While the word itself was added to the Oxford English Dictionary in 2018, feeling “starved” is an age-old problem. This specific combination of hunger and anger – the kind that can only be cured by devouring food, glorified food – is enough to turn even the most purrified person into a raging beast.
According to a new survey from WW, 86% of people struggle with hangovers, while 34% said they think about food more when they follow a calorie-restricted or controlled diet. But why does hunger produce an emotional response for so many of us?
“Similar to what happens when people are easily irritated when they have low energy due to lack of sleep, a lack of fuel from food can leave you feeling irritable and tired,” says Lifesum Nutritionist Signe Svanfeldt.
“All individuals are different. Some are more sensitive to feeling hungry, and why others are not affected.”
The good news is that there are many ways to maintain well-being without getting caught up in the healthy eating bandwagon
“Frozen fruits and vegetables are quick, nutritious, and cost-effective options to have on hand,” says GP and health coach Dr. Helen Lawal.
You can buy bags of berry mix that thaws quickly at room temperature or quickly blasted in the microwave, or you can add it frozen to smoothies.
“They go great with yogurt, ice cream, or stirred into porridge,” adds Dr. Lawal.
“Balanced meals keep you feeling fuller for longer and provide you with the nutrients needed to fuel your body,” says nutritionist Svanfeldt. This is why it’s best to avoid carbohydrate-rich dishes and make sure you get a good mix of “dietary fibre, healthy unsaturated fats, and protein.”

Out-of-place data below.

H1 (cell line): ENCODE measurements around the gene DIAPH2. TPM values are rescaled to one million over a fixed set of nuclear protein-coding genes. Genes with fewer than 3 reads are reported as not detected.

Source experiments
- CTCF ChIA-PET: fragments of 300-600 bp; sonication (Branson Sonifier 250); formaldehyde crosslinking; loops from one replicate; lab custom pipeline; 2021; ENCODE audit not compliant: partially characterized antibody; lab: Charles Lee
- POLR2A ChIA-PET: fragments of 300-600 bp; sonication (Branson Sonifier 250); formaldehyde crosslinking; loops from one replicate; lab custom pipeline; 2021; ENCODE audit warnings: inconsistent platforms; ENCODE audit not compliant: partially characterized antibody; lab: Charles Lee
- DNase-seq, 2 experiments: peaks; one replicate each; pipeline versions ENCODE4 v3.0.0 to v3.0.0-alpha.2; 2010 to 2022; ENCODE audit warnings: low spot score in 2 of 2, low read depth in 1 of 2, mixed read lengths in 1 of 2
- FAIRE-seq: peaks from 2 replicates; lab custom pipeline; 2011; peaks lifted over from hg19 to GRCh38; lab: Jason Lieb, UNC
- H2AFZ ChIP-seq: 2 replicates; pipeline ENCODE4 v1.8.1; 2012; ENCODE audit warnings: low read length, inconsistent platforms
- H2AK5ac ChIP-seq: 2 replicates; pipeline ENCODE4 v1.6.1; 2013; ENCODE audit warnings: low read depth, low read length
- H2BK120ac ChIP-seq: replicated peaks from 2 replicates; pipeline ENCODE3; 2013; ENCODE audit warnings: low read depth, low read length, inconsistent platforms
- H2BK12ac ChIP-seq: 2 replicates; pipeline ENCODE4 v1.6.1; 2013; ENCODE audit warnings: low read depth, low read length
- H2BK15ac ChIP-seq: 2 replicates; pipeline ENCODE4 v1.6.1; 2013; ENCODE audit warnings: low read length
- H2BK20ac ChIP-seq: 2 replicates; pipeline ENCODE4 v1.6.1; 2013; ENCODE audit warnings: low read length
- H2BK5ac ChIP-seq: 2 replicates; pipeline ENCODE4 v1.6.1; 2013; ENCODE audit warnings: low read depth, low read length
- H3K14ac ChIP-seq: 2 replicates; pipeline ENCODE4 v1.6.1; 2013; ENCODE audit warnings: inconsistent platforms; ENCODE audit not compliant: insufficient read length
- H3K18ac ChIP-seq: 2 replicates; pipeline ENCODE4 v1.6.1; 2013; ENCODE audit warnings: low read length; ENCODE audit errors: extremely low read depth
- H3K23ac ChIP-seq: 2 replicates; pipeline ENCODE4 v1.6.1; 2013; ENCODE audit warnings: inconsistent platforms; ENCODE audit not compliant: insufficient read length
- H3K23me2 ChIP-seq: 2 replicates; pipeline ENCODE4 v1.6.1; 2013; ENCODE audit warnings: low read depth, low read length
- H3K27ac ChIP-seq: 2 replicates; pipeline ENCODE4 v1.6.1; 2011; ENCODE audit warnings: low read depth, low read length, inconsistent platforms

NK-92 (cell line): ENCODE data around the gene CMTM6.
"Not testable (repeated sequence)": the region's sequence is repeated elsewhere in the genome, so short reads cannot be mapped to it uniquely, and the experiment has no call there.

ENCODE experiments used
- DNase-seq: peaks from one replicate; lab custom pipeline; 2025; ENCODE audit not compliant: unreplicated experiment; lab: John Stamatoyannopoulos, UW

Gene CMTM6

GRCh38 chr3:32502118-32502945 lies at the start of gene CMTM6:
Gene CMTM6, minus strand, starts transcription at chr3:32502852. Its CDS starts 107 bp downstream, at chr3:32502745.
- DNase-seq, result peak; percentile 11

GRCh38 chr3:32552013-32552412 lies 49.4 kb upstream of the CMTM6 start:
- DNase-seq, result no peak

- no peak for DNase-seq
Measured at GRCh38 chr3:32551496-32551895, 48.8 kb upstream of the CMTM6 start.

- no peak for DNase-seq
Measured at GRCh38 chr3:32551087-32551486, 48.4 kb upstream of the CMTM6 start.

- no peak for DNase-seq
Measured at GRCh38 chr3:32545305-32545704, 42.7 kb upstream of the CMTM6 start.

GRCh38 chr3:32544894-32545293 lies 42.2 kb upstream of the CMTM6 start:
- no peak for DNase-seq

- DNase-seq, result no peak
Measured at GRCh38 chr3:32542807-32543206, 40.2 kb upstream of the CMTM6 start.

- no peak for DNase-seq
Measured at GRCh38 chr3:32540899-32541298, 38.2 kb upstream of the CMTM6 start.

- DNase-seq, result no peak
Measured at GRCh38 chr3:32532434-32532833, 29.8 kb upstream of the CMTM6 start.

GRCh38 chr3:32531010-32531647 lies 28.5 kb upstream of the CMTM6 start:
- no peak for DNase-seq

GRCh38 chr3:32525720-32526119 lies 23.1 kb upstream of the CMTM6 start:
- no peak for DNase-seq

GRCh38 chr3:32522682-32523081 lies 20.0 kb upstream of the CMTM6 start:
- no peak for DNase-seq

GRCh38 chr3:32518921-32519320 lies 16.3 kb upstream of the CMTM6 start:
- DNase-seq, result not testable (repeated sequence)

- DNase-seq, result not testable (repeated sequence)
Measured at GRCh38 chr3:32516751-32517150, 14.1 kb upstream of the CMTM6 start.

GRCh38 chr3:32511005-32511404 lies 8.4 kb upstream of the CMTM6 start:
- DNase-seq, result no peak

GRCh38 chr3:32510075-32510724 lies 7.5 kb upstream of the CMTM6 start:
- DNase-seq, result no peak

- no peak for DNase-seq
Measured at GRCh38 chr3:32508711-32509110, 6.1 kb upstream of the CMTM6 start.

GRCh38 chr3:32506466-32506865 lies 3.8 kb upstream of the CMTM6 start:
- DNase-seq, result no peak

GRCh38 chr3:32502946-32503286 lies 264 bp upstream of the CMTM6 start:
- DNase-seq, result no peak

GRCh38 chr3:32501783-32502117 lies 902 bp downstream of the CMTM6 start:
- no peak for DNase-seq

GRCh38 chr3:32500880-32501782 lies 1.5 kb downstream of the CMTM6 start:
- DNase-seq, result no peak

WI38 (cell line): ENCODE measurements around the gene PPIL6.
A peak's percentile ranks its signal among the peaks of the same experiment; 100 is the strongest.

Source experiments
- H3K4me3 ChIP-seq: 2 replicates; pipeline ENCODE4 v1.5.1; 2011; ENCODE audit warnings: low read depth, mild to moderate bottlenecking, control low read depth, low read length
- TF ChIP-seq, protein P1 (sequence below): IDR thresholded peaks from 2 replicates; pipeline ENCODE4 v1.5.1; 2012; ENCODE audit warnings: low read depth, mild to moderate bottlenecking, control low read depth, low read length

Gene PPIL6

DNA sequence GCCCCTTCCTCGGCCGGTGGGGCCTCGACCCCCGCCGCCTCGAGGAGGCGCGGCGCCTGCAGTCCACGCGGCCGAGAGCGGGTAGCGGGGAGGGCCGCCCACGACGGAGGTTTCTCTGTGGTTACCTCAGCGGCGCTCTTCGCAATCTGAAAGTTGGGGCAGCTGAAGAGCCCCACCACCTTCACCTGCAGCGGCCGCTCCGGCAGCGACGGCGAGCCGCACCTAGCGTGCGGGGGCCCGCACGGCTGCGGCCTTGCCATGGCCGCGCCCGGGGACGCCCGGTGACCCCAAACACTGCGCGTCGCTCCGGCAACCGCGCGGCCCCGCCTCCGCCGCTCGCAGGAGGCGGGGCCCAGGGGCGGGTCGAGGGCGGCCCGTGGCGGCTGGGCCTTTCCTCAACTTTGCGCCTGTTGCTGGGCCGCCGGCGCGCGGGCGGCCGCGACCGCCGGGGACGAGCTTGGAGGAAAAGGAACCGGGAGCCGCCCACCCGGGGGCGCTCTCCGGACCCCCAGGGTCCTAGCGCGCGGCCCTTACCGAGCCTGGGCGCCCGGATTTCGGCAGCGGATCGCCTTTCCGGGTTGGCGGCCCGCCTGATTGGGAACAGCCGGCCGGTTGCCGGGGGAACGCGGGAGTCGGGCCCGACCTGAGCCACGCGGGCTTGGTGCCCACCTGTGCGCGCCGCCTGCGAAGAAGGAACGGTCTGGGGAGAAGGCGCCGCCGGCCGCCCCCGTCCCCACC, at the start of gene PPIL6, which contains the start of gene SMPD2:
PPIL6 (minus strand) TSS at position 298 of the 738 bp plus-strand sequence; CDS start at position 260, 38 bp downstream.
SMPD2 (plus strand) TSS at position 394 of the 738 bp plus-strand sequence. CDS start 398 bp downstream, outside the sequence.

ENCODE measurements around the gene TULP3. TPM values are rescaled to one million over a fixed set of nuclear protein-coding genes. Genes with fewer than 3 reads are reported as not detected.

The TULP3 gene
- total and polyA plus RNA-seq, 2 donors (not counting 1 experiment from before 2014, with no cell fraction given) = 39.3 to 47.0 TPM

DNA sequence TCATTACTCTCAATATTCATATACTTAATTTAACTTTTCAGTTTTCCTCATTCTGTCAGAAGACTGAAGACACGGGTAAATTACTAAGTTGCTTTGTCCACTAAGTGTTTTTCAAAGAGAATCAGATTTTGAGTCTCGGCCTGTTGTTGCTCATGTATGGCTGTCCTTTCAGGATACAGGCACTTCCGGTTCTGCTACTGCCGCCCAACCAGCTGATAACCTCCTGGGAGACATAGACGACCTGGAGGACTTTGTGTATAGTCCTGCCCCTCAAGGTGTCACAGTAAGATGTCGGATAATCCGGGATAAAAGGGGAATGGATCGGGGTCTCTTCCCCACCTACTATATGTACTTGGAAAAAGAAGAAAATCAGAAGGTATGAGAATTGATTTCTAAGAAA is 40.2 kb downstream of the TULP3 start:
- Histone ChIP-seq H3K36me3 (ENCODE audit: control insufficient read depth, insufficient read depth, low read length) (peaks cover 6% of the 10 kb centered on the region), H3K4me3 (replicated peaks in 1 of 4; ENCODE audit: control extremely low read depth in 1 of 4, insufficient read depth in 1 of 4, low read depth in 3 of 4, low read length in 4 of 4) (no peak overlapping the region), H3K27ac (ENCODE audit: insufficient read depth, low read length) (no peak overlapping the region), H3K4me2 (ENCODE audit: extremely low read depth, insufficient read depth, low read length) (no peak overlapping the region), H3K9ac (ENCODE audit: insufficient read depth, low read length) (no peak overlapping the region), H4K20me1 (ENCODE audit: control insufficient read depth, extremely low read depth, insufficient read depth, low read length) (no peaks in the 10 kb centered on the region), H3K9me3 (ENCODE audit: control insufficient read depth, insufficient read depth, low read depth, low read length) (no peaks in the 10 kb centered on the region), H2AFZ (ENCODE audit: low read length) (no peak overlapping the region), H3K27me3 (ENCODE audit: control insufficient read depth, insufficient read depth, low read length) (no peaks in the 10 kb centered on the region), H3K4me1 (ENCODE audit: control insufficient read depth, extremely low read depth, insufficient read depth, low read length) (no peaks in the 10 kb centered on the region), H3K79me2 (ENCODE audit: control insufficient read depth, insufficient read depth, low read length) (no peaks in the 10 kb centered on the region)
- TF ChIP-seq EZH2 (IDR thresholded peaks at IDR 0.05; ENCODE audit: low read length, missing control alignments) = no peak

“Don’t be afraid of trans fats. The likes of avocados, nuts, olive oil, and oily fish have benefits and can make meals more satisfying.”
Lawal recommends that while you’re eating a balanced meal or healthy snack, double the portion size and save it for later.
“Keep stock in the fridge for the bad moments when you tend to reach for a box of cookies.”
Another way to feel satisfied longer is by adding pulses like beans, chickpeas or lentils to recipes.
“Keep your store cupboard stocked with a variety of canned beans,” Lawal says. “Full of protein and fiber-packed, add it to any meal you’re already cooking from curries to stews.”
Do you often give in to sugary impulse purchases when you’re out and about? “If you know you’re going to be on the run, always make sure to bring a nutritious snack in your bag so it’s available when you’re running low,” says Svanfeldt.
Find yourself snacking more when you’re tired? There is a reason for that.
“Get a good amount of sleep and get enough sleep,” advises Lawal (according to the NHS, most adults need six to nine hours a night).
“This affects the hormones that control how hungry and full we feel.”